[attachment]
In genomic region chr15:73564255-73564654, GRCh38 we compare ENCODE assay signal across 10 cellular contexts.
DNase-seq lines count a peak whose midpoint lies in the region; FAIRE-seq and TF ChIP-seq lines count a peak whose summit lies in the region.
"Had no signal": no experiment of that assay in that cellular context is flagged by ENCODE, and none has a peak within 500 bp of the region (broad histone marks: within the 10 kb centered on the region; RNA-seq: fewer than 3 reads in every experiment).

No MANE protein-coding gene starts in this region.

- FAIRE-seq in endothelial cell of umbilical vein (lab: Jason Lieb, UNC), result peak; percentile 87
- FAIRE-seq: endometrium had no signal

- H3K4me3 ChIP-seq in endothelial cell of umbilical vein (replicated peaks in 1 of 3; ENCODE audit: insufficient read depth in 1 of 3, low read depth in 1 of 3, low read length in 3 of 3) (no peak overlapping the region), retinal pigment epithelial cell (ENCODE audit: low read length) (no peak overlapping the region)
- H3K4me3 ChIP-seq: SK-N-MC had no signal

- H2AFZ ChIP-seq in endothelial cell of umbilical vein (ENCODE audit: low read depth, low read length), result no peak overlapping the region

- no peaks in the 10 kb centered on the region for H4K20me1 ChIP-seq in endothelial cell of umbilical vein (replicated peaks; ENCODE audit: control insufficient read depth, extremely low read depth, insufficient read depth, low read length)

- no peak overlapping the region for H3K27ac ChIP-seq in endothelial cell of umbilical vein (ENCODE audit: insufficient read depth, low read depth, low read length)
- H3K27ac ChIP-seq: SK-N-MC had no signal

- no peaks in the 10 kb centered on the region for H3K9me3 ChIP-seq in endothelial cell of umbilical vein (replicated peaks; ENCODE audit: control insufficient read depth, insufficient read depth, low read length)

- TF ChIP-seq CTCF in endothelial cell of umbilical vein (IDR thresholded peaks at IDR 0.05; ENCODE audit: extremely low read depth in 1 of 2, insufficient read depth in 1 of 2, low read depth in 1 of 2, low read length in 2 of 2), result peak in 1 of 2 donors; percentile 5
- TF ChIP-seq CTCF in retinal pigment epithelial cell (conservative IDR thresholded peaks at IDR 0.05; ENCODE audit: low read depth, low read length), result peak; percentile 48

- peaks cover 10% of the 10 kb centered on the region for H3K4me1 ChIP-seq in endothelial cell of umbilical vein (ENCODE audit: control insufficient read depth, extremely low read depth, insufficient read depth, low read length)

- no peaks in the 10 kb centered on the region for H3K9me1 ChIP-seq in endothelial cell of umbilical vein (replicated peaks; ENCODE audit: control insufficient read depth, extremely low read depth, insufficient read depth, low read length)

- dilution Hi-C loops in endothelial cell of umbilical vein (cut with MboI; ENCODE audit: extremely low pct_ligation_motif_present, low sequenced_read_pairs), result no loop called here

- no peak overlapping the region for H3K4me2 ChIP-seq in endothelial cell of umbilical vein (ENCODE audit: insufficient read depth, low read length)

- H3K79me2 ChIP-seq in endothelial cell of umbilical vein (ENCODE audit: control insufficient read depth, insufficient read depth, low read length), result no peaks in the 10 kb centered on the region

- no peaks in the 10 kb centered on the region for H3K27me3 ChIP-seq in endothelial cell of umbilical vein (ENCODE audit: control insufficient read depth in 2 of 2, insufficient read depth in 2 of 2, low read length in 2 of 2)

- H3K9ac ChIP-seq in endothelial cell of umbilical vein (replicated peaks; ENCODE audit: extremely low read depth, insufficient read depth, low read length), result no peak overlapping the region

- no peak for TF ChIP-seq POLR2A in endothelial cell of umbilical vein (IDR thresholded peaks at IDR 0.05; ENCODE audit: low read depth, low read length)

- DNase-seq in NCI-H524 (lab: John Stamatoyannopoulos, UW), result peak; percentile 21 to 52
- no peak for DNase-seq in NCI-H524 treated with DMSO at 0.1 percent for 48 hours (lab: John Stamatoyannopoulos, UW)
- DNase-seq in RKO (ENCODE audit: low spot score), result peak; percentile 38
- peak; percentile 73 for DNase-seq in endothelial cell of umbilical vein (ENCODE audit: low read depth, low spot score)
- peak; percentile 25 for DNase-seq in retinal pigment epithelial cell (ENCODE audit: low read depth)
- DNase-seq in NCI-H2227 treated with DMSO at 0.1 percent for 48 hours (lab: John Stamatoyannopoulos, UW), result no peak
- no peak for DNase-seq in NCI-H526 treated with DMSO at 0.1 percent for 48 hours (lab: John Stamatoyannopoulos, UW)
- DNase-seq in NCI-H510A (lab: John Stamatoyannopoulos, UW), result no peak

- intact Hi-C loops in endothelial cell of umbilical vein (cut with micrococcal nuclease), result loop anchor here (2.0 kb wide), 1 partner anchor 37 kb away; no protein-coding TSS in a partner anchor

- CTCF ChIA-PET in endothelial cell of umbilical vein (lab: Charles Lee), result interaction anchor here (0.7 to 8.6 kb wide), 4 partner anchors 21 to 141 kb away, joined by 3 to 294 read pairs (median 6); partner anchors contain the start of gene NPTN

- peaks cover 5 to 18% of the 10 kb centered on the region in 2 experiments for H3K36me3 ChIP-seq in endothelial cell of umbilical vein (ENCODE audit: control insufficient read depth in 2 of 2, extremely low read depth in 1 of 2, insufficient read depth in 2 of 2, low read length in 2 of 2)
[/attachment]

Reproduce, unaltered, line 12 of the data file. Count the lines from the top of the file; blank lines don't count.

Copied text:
- H3K27ac ChIP-seq: SK-N-MC had no signal